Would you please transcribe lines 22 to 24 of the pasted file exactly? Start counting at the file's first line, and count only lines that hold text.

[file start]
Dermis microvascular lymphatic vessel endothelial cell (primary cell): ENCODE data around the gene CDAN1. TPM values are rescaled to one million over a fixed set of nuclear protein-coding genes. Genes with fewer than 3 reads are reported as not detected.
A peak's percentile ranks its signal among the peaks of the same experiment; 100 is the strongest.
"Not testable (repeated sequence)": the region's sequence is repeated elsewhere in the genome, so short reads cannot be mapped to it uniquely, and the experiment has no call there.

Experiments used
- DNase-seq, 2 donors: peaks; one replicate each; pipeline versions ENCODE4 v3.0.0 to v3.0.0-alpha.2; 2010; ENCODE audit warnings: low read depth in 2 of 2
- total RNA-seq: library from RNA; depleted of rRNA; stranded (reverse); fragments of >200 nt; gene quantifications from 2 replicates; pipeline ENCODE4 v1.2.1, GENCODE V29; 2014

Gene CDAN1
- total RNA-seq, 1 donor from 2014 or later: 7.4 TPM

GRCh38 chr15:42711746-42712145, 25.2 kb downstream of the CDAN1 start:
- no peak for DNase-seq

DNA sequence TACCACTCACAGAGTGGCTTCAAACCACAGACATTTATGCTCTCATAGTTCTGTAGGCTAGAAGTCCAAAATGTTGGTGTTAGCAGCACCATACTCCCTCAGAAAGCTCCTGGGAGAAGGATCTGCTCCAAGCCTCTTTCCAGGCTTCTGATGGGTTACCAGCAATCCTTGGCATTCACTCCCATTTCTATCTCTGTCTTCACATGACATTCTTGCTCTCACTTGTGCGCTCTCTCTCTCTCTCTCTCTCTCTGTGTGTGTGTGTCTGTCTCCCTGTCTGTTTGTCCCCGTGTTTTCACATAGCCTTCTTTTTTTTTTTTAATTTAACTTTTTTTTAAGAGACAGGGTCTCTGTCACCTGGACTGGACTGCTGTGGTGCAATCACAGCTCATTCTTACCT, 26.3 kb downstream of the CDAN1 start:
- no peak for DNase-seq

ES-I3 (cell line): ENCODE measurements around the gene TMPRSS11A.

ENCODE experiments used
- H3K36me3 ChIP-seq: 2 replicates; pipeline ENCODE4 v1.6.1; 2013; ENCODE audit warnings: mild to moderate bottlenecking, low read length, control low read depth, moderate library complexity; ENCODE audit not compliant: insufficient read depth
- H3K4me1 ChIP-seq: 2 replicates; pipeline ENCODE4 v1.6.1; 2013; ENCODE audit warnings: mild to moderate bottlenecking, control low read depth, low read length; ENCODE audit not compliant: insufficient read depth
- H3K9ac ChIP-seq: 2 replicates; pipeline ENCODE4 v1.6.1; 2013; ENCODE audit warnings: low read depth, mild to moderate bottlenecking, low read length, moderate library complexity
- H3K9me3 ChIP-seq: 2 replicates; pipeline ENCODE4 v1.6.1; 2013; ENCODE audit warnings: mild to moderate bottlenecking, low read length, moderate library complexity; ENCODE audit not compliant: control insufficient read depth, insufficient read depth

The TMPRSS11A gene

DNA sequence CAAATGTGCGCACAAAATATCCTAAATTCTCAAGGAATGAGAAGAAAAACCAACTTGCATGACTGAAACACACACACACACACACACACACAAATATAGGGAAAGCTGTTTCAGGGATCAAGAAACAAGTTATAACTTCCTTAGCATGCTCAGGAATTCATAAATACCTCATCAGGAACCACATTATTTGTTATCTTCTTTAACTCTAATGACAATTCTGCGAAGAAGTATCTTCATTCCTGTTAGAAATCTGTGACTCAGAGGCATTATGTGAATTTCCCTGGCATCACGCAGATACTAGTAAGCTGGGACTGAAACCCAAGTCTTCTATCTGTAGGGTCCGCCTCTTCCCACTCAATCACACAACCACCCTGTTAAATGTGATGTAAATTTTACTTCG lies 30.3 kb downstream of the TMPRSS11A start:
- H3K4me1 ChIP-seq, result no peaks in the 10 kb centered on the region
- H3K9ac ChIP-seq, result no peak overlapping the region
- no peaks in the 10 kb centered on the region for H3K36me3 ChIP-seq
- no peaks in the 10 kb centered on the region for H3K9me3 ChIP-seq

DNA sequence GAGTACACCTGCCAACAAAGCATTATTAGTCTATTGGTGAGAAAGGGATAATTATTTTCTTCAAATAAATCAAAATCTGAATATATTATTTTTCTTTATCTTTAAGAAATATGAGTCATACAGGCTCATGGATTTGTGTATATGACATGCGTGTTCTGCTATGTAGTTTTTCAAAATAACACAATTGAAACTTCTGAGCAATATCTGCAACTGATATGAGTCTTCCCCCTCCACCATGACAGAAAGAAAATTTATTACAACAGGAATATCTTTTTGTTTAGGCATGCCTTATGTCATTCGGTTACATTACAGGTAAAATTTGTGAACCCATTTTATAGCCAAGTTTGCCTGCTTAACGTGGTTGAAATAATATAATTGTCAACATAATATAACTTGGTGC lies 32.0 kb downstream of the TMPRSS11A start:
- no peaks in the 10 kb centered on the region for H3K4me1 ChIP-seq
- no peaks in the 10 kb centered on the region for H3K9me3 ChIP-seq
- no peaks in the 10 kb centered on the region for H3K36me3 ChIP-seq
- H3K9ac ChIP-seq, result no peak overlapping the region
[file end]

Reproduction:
- H3K9ac ChIP-seq, result no peak overlapping the region
- no peaks in the 10 kb centered on the region for H3K36me3 ChIP-seq
- no peaks in the 10 kb centered on the region for H3K9me3 ChIP-seq